She tried to keep her frown in place, failed. “You can help me with it. Now get yourself into something a little cleaner, comb your hair, and tell me how school went.”

He gave her a hug and a kiss and trotted over to the far side of the little shack, where a wooden chest next to the smaller of the two beds held his clothes. While he dressed, Embery got up from the table, went to the battered iron stove, got a kettle heating and then checked the soup on the front burner and the iron pot of healing salve simmering quietly in back.

By the time she’d finished, Tay had donned a clean shirt and trousers that didn’t have too many patches, forced his hair into some approximation of order, wriggled into his chair, and propped his chin in his hands and his elbows on the table. She settled into her own chair and said, “Now tell me about school. Was the brother instructor pleased with you?”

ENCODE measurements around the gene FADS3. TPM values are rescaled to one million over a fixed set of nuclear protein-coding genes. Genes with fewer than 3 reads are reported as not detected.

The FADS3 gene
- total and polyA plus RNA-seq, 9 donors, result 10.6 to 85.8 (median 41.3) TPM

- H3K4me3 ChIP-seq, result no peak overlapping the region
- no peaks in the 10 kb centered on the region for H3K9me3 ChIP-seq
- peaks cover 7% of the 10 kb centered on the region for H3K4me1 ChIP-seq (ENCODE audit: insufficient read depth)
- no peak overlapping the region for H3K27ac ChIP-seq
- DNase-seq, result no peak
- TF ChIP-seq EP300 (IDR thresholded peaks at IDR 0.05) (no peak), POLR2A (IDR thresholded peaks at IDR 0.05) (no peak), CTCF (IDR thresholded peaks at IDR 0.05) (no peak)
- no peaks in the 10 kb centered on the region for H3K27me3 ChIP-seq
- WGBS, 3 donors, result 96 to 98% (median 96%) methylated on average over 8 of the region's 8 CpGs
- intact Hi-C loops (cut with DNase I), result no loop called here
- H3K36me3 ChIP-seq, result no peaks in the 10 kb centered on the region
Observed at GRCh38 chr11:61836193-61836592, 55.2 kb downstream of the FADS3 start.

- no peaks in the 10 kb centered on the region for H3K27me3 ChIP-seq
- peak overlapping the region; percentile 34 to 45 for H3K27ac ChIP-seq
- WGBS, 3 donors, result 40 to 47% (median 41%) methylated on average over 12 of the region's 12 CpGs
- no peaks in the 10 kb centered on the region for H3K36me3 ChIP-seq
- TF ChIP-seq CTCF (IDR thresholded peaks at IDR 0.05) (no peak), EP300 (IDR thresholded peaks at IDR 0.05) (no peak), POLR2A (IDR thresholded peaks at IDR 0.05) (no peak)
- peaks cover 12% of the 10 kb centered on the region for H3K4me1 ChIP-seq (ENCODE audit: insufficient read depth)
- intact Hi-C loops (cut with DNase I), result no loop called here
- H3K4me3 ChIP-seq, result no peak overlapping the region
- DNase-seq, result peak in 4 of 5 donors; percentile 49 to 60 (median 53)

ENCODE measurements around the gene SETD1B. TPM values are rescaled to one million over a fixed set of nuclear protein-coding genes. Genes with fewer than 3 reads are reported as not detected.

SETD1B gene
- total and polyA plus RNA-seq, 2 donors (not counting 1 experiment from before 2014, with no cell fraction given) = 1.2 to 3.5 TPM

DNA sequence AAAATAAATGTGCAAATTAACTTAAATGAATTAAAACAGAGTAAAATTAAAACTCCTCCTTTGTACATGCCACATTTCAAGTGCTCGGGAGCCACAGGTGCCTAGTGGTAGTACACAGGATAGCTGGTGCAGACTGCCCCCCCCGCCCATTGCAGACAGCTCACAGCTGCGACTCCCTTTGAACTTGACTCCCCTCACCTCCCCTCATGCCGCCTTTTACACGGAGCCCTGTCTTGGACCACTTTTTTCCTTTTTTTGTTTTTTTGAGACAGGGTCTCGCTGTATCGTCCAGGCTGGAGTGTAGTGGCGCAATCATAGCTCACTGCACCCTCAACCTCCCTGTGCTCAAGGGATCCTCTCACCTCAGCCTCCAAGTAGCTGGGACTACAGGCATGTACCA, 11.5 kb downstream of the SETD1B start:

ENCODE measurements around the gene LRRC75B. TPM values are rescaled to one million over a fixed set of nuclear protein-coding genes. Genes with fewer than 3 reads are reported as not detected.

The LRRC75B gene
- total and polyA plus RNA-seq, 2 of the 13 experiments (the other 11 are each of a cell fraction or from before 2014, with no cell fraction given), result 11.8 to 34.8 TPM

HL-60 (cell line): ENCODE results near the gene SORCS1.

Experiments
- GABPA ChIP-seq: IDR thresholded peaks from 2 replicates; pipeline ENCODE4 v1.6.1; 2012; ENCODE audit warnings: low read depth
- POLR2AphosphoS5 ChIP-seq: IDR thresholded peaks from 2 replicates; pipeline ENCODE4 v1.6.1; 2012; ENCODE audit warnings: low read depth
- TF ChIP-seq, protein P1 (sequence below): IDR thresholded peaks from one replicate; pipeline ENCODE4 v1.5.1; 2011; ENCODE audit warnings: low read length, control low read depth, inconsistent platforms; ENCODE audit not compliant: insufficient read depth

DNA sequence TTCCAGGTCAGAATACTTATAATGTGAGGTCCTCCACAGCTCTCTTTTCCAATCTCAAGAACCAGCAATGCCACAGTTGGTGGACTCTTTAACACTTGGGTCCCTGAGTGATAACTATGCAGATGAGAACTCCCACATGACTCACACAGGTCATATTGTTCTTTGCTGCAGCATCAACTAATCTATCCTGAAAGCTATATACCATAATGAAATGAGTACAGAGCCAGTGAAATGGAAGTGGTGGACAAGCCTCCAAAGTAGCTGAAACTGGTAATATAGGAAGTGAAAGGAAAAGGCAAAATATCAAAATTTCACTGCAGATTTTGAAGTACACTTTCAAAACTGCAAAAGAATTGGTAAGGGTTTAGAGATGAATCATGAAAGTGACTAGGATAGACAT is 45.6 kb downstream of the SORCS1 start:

Tay beamed and started chattering about his time at the monastery school, the lessons he’d recited with the other students, the little events of the day. As she listened and made herself smile, Embery picked up another branch of vervain, picked off the whole clean leaves to go into a wooden bowl, set aside damaged leaves, stems, and the like in a pile for the stove. The familiar task helped chase away her worries for the moment; helped distract her, too, from her own bitter memories of the monastery school.  It worried her when Tay headed up into the hills the moment his lessons were over and stayed there until close to sundown, but she couldn’t find it in her heart to blame him for it.